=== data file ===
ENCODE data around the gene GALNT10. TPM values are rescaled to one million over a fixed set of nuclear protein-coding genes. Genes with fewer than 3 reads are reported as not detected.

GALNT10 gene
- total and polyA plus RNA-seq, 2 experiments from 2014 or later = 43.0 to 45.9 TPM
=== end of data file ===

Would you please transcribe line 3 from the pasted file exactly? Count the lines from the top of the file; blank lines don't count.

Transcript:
- total and polyA plus RNA-seq, 2 experiments from 2014 or later = 43.0 to 45.9 TPM